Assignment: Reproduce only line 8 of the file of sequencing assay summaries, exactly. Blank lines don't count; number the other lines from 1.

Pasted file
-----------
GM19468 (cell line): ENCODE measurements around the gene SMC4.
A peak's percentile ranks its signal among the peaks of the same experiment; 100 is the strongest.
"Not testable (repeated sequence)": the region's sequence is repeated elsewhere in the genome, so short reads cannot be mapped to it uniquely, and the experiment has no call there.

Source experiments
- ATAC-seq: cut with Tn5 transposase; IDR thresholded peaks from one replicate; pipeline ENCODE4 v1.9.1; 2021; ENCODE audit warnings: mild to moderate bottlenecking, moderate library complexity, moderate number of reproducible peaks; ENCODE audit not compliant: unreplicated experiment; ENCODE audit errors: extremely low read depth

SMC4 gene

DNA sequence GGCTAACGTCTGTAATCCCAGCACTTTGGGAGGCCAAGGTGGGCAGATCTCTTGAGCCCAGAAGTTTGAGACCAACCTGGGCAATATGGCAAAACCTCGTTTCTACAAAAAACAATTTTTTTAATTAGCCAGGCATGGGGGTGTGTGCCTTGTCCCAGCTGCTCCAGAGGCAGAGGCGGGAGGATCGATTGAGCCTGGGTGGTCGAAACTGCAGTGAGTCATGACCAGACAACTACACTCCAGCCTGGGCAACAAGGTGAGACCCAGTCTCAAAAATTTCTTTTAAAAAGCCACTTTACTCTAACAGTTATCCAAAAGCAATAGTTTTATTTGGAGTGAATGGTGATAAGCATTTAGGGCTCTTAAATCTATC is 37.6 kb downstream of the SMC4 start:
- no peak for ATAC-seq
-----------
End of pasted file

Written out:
- no peak for ATAC-seq